Thursday, November 08, 2007

The Leftist attack on history scholarship continues

History is so pesky for Leftists that they grab any opportunity to distort it

Columbia University's bizarre idea of academic freedom continues as its women's college affiliate, Barnard, voted to grant tenure to Nadia Abu El-Haj, who was born in America and is of Palestinian descent:
[She] contended in her first book, "Facts on the Ground," that Israeli archaeologists searched for an ancient Jewish presence to help build the case for a Jewish state. In their quest, she wrote, they sometimes used bulldozers, destroying the remains of Arab and other cultures.

Meanwhile, the Arabs who control the Temple Mount in Jerusalem which not only houses mosques built upon land occupied by synagogues the Arabs demolished over a thousand years ago but many Jewish and some Christian sites, is busily destroying all archeological evidence of Jewish residency there. This continues the religiously destructive practices of the Jordanians who, when they controlled eastern Jerusalem from 1948-1967, did not allow Jews to visit their religious sites despite signing a treaty pledging to do so.

Instead the Jordanians destroyed synagogues and other Jewish buildings, using the stones to pave streets and for urinals, built a hotel on a Jewish cemetery and forbade any Jew from living under their jurisdiction. Naturally the UN or no one else complained about these gross violations of religious rights. And obviously Barnard believes Ms. El-Haj's projecting one's own historical distorted scholarship onto the enemy is worthy of reward:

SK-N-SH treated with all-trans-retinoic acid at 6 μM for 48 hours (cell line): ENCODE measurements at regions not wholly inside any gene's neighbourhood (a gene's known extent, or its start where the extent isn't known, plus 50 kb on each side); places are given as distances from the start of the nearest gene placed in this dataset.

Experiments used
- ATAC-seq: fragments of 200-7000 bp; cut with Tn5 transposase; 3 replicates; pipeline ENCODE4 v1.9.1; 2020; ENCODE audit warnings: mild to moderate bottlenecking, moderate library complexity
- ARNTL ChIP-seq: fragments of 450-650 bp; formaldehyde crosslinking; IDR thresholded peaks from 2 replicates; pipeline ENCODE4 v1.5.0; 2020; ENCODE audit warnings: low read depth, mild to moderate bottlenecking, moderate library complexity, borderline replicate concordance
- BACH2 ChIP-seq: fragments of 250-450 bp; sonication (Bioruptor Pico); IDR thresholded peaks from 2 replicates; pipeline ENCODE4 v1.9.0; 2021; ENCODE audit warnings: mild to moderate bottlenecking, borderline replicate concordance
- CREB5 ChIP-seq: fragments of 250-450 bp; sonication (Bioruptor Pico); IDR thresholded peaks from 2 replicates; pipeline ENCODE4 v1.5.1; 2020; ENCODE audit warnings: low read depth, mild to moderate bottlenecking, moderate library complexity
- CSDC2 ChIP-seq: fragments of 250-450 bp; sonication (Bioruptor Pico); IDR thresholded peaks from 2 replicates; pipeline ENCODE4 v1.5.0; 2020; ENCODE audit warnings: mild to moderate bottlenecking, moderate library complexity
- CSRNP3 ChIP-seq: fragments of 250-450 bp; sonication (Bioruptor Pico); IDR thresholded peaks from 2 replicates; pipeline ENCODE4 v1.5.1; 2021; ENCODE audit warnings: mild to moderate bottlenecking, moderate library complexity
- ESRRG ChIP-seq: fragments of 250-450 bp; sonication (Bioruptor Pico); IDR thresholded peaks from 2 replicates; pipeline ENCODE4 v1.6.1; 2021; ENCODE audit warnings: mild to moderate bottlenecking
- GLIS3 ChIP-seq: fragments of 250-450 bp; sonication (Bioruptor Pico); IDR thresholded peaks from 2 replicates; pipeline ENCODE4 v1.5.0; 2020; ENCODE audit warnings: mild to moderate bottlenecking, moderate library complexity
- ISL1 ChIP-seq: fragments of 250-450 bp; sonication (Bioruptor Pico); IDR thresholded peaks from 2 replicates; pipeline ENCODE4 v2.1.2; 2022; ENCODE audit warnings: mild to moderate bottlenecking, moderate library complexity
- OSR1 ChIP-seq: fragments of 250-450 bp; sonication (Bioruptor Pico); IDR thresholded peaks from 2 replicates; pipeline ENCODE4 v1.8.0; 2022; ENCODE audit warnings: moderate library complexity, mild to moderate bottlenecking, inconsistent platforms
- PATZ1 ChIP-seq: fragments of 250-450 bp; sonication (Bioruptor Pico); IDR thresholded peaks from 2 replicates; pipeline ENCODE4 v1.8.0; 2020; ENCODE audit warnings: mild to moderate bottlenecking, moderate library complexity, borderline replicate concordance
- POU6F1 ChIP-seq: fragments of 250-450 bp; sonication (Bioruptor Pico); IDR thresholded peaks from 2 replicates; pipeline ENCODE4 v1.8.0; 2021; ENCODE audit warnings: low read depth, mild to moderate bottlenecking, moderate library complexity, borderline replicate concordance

Tenure, college officials said, "gives scholars the liberty to advance ideas, regardless of their political impact, so that their work may be openly debated and play a critical role in shaping knowledge in the scholar's academic field."

Under this reasoning soon Holocaust denial, flat earth proponents, planets and sun revolving around the earth believers and David Irving's biography of Howard Hughes among others will soon find an honored place in the Columbia-Barnard curriculum. Isn't that what "shaping knowledge" is all about?


The Groves of Academe, or You Can't Make It Up, Episode 8,968

As of now, in the autumn of 2007, it costs $52,202.00 a year to be an undergraduate at New York University. That's Fifty-Two Thousand Dollars, and then some. And what do you get for all that dough? Well, one thing you get are cultural events like today's screening of a 53-minute film called Q2P, followed by a "discussion" with the filmmaker, Paromita Vohra. Larry Craig: listen up! Here's something to get your feet tapping. Sponsored by NYU's Center for the Study of Gender and Sexuality, the Department of Media, Culture and Communication, the Center for Religion and Media, and the Council on Media and Culture, Q2P, set in Mumbai,

observes who has access to toilets and who doesn't, and how gender, power, and the need to "go" make up public space and bodily well-being.

That's right folks: four separate entities at one of our premier institutions of higher learning got together to bring us a "a day-long conference on Sex, Gender and the Public Toilet: Outing the Water Closet Bringing together pioneering scholars of sex and gender with leading design professionals and activists to consider, critique, and reconstruct the public rest room."